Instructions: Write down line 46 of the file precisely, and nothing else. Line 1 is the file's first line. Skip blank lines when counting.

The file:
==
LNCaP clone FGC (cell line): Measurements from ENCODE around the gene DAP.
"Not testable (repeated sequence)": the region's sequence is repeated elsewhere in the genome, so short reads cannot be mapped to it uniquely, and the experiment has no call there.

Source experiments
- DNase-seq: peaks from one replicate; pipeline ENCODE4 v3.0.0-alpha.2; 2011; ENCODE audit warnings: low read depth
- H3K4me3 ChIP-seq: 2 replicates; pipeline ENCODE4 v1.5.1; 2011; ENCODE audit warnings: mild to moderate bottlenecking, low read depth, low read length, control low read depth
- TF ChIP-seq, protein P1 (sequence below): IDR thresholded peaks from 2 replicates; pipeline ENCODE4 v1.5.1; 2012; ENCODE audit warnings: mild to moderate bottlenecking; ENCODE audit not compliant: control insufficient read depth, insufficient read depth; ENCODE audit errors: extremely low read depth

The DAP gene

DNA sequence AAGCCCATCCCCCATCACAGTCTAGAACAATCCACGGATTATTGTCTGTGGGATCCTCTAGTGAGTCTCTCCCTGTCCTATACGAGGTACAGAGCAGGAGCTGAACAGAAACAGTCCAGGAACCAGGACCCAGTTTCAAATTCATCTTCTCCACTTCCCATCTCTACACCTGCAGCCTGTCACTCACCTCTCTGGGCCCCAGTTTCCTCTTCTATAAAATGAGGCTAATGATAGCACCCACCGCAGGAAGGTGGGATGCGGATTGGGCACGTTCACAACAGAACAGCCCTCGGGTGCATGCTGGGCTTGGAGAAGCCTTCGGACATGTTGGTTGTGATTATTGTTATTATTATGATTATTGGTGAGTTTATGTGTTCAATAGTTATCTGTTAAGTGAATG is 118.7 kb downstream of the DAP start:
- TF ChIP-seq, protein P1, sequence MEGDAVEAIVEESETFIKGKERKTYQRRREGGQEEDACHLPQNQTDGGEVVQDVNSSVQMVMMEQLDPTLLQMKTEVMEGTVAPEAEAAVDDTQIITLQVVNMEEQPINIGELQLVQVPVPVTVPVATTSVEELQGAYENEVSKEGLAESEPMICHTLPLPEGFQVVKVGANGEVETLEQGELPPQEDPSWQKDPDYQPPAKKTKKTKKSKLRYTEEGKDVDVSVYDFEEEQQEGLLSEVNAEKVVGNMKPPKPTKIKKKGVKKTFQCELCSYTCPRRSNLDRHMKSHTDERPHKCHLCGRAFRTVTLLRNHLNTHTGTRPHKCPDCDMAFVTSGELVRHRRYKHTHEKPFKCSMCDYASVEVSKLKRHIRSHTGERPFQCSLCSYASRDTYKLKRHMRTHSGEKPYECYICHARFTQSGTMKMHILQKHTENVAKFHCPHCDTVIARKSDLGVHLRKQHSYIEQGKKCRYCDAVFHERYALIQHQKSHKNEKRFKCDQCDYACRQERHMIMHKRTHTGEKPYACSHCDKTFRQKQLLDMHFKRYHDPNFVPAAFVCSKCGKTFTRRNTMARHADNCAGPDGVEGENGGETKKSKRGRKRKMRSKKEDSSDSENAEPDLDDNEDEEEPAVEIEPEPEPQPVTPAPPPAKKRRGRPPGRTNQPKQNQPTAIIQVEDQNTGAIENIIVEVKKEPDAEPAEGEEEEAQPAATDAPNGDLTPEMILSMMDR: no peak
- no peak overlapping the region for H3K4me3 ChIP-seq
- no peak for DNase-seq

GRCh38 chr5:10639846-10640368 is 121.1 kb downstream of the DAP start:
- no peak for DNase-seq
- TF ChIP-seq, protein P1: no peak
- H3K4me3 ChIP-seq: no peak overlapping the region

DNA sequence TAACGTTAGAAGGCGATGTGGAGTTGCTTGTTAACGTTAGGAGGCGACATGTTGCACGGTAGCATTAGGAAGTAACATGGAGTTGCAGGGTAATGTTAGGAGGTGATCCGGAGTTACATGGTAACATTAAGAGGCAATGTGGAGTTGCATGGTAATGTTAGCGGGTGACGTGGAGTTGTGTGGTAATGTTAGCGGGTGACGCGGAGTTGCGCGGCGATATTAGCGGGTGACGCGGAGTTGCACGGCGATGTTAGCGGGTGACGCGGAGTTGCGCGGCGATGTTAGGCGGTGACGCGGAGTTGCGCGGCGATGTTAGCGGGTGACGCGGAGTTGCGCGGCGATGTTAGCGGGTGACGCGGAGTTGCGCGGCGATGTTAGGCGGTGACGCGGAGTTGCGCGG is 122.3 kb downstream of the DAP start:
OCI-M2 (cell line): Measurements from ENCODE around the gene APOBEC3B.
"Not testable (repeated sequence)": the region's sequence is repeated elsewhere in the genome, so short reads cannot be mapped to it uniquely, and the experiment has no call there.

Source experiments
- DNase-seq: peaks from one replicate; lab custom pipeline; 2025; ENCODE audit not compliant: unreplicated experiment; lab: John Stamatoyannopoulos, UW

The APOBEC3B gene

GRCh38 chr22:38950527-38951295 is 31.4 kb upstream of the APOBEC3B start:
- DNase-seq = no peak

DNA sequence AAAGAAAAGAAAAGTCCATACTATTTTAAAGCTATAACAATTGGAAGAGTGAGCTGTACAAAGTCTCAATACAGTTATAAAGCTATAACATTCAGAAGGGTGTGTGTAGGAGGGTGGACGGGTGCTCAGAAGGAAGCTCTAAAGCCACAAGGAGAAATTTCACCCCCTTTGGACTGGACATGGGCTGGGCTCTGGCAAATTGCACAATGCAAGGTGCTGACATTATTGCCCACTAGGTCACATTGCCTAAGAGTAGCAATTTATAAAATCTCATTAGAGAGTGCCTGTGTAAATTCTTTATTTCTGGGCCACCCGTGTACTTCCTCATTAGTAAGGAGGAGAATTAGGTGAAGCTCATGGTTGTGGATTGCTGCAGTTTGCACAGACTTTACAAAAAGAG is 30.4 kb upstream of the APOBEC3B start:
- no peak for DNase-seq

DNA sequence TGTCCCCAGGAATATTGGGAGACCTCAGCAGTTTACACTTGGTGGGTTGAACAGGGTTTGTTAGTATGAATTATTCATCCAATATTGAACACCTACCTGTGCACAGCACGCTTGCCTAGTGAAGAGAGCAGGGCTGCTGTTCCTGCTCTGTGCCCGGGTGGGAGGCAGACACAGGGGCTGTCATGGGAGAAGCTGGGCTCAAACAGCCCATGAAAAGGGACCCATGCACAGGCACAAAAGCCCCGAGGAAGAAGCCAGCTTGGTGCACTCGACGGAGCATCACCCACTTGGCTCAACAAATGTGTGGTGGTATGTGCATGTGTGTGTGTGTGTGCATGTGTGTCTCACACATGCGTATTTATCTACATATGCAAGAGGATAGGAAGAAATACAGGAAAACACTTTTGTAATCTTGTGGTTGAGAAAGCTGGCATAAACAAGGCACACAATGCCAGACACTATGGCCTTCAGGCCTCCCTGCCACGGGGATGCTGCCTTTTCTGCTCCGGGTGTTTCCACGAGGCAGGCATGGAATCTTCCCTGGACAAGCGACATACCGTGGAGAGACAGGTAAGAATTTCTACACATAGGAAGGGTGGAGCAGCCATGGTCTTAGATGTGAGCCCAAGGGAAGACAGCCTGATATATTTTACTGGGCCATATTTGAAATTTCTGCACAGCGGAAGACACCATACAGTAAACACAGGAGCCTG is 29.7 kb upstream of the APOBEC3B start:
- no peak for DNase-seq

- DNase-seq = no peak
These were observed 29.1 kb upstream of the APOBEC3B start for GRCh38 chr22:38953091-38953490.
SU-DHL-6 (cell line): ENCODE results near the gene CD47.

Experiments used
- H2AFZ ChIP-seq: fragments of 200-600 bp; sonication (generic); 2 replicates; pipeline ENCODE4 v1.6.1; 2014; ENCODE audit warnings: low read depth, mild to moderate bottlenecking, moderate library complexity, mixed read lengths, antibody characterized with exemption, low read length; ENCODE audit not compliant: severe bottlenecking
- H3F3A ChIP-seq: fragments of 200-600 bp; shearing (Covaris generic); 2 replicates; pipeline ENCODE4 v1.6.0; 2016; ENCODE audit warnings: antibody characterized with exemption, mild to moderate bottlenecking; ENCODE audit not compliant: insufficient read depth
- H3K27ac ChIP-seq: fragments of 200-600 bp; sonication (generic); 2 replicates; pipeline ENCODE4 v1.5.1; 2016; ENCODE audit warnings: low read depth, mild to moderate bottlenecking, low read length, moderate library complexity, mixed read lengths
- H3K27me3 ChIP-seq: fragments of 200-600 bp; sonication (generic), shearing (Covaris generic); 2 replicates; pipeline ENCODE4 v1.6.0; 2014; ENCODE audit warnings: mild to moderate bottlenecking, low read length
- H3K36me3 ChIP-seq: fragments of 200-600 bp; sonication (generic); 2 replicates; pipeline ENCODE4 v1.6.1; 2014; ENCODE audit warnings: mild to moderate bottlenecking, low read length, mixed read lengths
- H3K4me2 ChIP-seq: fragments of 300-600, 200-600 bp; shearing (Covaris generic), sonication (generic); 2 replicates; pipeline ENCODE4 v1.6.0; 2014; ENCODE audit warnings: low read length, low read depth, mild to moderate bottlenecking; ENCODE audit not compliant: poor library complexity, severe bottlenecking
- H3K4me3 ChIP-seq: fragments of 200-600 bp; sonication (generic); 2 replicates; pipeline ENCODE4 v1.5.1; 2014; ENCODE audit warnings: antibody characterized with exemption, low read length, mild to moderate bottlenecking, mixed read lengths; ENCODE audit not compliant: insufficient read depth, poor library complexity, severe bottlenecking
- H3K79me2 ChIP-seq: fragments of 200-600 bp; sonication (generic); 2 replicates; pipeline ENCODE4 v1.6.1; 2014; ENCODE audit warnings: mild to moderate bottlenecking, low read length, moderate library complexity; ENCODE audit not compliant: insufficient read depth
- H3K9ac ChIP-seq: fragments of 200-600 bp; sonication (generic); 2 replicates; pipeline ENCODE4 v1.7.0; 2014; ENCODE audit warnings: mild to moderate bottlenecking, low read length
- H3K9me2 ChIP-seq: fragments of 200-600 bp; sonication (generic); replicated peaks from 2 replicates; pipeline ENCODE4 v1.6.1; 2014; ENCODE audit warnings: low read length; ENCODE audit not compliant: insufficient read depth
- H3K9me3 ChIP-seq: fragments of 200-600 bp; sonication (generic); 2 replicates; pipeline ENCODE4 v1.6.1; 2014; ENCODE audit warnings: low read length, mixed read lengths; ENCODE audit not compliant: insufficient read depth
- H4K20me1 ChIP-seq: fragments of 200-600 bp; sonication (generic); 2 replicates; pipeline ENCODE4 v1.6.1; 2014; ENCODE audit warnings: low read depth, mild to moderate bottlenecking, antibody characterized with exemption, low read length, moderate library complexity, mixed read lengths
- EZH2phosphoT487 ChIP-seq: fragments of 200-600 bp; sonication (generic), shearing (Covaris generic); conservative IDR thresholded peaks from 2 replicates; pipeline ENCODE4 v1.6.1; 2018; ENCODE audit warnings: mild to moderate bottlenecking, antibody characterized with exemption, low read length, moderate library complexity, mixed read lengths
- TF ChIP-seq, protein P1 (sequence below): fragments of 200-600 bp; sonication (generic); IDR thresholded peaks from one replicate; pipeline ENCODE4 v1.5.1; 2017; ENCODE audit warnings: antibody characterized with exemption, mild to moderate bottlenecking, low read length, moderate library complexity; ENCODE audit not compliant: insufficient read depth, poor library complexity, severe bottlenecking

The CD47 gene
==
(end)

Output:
The CD47 gene